The Securities and Futures Commission (SFC) and the Hong Kong Monetary Authority (HKMA) have issued further guidance on their expectations of the conduct requirements of financial intermediaries when selling investment products.

The SFC on 23 December 2016 published a circular together with two sets of new FAQs on the suitability requirement (Suitability Requirement) under the Code of Conduct for Persons Licensed by or Registered with the Securities and Futures Commission (SFC Code), with one focusing on the triggering events for the Suitability Requirement (SFC Triggering FAQs) and the other on compliance with the Suitability Requirement (SFC Compliance FAQs) (together, the SFC Guidance).

On 28 December 2016 and 23 February 2017, the HKMA separately released two circulars to provide guidance to banks on its expectations for the provision of investment rationales to clients, and its risk-based supervisory approach to certain aspects of the Suitability Requirement (HKMA Guidance).

The following briefing discusses the key features of the SFC Guidance and the HKMA Guidance. The regulators have repeatedly emphasised that suitability is a cornerstone of investor protection. In light of the evolving market environment, it is a timely reminder for intermediaries to consider how these might impact their existing business practices, and assess whether staff training should be supplemented and internal processes and controls enhanced.

Actions to Take

In light of the recent regulatory guidance, we encourage intermediaries to undertake a thorough self-assessment of their selling process and consider the following actions:

Communications with clients

  • Ensure frontline staff understand the implications of their interactive communications with clients, and the circumstances in which the Suitability Requirement will be triggered,
  • Ensure frontline staff are experienced in engaging and communicating with clients in a manner which is consistent with the firm-wide business model (whether it be execution only, advisory or discretionary account services models).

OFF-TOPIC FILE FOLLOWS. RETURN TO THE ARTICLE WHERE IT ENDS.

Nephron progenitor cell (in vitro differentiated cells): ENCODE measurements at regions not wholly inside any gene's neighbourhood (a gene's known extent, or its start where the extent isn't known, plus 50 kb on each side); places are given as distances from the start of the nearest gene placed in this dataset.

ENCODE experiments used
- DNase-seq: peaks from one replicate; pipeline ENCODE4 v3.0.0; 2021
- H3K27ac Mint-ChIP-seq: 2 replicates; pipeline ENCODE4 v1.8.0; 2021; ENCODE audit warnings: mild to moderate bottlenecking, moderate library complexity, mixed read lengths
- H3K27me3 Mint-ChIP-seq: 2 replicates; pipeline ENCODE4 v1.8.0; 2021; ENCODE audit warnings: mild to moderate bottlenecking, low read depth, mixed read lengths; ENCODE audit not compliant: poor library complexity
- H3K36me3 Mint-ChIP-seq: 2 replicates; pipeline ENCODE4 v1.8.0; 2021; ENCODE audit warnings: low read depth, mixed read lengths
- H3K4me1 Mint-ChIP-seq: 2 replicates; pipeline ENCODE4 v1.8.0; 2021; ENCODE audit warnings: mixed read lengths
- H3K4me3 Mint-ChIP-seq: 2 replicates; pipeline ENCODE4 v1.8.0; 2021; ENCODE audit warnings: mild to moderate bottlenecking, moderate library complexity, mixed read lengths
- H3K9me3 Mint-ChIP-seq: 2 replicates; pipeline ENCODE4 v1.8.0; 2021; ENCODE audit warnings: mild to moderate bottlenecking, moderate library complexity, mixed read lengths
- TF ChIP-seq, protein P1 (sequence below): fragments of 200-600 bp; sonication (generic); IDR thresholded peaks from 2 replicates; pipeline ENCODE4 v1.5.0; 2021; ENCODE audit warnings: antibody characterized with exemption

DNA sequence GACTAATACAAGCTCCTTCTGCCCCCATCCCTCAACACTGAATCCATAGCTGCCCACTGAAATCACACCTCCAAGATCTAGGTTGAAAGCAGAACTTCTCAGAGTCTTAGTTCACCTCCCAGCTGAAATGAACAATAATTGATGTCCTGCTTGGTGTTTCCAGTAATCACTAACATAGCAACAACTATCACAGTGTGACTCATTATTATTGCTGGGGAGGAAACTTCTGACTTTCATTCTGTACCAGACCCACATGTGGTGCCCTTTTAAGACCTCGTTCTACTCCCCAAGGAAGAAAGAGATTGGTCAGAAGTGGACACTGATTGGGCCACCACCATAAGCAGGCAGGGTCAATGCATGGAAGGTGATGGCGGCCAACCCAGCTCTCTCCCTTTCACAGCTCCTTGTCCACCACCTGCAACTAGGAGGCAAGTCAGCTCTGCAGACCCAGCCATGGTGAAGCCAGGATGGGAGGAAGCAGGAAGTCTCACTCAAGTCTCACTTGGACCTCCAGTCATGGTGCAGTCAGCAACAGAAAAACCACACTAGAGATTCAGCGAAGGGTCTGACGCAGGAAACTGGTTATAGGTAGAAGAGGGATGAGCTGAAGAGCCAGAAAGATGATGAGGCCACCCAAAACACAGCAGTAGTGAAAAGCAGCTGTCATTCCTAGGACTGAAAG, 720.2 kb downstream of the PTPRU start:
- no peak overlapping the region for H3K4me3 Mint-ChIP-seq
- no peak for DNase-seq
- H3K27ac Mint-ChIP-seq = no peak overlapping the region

Assessing suitability

  • Consider the suitability assessment procedures for different product types having regard to their nature, features and risks (in particular the standards of compliance for exchange-traded products as compared to non-exchange traded products).
  • Review if the suitability assessment procedures allow the adoption of a holistic approach in making suitability assessment, having regard to the overall circumstances of the client, in particular the concentration risks.
  • Consider the extent and degree of pre-trade disclosure required for repeated transactions for different products.
  • Establish appropriate record keeping policies for written and audio records and for different product types (in particular for exchange-traded products as compared to non-exchange traded products).


The regulators have made it clear that compliance with required standards on the selling of investment products will continue to be a supervisory focus, and that suitability is a cornerstone of investor protection. The recent guidance also reflects their collaborative efforts to ensure greater consistency in the standards of conduct expected in the market during the sales process and the supervisory approach they take.

Having the right measures in place is of paramount importance. Intermediaries in particular, will need to be prepared to comply with their suitability obligations from both a regulatory and contractual perspective, once the requirement to incorporate the New Clause into client agreements becomes effective in less than three months' time.

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